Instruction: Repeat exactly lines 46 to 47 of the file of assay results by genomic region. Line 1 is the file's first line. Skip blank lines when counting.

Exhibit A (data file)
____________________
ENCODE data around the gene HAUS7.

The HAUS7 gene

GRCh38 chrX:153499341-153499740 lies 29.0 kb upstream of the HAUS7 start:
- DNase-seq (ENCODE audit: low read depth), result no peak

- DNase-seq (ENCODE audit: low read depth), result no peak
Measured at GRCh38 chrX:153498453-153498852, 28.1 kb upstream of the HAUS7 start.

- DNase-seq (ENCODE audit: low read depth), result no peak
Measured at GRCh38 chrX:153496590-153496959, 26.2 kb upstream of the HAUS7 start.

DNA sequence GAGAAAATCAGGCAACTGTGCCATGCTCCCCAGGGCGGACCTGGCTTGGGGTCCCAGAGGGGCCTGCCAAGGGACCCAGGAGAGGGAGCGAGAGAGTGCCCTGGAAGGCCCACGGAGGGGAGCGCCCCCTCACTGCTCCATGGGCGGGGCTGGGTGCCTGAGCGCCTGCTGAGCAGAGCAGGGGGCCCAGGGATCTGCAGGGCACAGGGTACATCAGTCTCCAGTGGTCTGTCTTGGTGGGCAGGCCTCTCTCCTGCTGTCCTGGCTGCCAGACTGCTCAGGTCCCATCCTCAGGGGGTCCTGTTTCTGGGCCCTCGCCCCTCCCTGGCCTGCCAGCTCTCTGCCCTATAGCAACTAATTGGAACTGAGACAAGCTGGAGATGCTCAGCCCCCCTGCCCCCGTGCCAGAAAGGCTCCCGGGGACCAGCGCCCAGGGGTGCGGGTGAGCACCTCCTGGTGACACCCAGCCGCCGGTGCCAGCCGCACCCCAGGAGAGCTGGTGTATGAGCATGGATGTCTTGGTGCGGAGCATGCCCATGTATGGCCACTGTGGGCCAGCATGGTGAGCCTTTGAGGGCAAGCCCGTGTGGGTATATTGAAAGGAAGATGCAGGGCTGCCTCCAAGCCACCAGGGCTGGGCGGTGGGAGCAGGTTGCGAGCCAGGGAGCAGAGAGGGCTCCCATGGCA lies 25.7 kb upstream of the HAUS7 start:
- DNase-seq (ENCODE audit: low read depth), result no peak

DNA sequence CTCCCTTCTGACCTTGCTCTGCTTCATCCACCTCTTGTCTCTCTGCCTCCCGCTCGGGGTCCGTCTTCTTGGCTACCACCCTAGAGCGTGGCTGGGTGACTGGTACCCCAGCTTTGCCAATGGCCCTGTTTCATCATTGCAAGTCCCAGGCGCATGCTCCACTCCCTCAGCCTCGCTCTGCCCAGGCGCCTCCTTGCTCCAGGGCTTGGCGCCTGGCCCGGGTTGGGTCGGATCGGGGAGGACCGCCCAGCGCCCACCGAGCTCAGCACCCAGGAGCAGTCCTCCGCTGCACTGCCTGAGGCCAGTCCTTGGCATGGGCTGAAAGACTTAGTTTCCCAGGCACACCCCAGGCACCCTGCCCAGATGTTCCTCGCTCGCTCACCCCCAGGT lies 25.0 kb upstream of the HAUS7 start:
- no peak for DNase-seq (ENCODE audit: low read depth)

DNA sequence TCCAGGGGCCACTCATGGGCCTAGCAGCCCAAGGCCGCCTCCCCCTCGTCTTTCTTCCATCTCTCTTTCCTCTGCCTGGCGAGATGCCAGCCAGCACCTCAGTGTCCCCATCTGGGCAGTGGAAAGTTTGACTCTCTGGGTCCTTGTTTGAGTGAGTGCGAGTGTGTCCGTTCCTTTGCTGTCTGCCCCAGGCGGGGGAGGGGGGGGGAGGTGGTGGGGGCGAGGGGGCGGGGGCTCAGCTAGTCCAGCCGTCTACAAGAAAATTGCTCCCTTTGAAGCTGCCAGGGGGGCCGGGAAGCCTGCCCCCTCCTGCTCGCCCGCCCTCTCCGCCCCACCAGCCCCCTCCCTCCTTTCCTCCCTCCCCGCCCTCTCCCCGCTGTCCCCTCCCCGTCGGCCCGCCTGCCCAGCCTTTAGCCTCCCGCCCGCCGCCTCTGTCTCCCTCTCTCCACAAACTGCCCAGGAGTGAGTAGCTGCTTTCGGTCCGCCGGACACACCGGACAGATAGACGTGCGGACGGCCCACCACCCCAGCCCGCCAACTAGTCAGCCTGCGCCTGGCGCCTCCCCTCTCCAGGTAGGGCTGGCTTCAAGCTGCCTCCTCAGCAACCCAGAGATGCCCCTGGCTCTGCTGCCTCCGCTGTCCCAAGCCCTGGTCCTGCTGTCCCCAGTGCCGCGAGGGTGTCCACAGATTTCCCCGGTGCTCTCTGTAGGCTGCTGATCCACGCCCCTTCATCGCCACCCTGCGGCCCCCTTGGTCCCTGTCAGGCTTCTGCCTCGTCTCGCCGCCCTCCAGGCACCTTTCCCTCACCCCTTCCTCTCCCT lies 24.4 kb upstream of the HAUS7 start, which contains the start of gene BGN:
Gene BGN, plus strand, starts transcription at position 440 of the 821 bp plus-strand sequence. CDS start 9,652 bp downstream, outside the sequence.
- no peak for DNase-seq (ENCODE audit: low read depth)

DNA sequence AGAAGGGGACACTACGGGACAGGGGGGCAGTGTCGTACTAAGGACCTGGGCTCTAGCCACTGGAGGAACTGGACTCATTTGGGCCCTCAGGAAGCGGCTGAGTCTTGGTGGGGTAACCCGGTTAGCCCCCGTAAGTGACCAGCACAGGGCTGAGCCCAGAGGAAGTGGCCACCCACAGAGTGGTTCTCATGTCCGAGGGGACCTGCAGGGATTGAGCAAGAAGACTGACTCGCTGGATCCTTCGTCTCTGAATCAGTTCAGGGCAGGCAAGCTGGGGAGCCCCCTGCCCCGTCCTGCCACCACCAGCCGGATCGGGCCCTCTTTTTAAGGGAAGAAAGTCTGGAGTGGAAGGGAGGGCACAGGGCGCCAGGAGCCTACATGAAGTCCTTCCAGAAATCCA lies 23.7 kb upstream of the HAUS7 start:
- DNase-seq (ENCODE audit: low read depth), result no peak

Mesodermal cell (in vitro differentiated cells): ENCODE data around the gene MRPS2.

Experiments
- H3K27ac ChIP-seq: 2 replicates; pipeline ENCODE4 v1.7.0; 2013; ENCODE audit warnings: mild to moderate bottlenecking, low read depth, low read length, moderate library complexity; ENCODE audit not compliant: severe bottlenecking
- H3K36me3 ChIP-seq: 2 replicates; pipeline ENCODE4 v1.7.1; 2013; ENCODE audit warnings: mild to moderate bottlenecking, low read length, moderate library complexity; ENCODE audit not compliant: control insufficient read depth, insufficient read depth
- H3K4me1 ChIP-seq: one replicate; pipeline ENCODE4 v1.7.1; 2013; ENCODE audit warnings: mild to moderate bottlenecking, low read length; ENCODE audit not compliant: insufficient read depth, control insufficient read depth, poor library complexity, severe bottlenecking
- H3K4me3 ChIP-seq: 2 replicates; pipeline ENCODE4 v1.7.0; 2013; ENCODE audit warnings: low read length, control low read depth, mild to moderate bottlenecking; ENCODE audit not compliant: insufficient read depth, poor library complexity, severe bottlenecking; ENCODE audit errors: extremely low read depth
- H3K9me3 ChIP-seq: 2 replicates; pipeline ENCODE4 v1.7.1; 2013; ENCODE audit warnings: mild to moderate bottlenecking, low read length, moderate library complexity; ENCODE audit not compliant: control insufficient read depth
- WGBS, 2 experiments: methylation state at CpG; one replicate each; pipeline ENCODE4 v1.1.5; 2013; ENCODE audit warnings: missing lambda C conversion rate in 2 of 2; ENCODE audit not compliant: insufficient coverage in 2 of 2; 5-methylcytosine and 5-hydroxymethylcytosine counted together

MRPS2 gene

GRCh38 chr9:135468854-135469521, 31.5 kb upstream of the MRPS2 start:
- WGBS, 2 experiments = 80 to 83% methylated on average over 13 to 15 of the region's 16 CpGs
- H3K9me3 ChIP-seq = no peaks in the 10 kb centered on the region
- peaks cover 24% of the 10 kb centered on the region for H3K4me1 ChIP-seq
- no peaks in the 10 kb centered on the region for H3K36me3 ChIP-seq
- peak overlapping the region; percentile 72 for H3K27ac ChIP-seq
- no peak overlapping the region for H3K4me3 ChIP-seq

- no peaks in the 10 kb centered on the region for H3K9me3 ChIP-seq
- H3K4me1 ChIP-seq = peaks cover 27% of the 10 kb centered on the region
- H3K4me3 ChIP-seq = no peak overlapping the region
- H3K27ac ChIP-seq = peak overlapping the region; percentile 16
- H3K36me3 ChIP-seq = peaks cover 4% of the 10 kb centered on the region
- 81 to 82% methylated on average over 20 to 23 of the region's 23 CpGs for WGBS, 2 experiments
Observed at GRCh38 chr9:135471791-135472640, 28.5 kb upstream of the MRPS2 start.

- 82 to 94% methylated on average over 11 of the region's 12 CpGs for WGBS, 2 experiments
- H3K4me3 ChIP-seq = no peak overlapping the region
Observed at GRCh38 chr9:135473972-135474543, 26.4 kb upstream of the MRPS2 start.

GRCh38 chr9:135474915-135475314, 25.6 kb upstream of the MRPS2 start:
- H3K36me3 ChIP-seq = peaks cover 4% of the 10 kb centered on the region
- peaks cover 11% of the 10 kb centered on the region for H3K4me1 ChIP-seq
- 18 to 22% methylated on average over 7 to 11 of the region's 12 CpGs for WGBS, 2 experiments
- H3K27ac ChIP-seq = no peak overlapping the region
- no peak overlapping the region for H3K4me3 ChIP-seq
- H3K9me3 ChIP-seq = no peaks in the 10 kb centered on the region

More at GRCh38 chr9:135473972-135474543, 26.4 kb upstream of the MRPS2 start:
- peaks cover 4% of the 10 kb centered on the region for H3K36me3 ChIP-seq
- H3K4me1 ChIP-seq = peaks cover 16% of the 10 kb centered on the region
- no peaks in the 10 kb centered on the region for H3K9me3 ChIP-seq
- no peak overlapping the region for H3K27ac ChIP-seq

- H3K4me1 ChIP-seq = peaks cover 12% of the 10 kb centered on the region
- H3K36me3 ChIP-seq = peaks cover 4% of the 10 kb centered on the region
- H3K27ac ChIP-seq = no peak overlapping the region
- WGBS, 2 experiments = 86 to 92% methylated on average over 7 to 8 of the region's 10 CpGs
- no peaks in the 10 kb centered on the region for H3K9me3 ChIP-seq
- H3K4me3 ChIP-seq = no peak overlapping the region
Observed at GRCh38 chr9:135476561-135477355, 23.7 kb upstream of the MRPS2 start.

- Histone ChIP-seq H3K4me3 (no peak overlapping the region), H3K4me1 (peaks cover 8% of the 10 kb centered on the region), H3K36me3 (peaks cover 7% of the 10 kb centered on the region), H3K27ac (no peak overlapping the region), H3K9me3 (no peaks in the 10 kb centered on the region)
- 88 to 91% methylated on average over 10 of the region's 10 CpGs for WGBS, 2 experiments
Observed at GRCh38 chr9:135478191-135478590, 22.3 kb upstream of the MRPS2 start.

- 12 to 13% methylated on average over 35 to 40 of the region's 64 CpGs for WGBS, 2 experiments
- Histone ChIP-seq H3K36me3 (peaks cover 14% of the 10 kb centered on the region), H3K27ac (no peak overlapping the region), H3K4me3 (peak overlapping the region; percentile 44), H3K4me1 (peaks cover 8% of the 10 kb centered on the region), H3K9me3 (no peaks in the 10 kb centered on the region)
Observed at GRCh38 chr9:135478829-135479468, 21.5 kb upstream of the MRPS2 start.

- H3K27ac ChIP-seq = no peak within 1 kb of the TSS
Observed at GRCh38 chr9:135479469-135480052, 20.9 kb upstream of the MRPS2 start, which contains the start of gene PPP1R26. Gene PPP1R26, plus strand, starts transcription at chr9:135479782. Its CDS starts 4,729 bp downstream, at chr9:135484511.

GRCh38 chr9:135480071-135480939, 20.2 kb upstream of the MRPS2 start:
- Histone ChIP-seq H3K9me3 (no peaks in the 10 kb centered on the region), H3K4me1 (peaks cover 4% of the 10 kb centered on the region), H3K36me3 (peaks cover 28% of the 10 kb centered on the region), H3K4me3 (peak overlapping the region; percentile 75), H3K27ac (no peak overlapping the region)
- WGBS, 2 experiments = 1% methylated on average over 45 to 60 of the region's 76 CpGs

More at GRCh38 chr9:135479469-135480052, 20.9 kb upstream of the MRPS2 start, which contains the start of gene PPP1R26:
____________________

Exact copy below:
- peaks cover 11% of the 10 kb centered on the region for H3K4me1 ChIP-seq
- 18 to 22% methylated on average over 7 to 11 of the region's 12 CpGs for WGBS, 2 experiments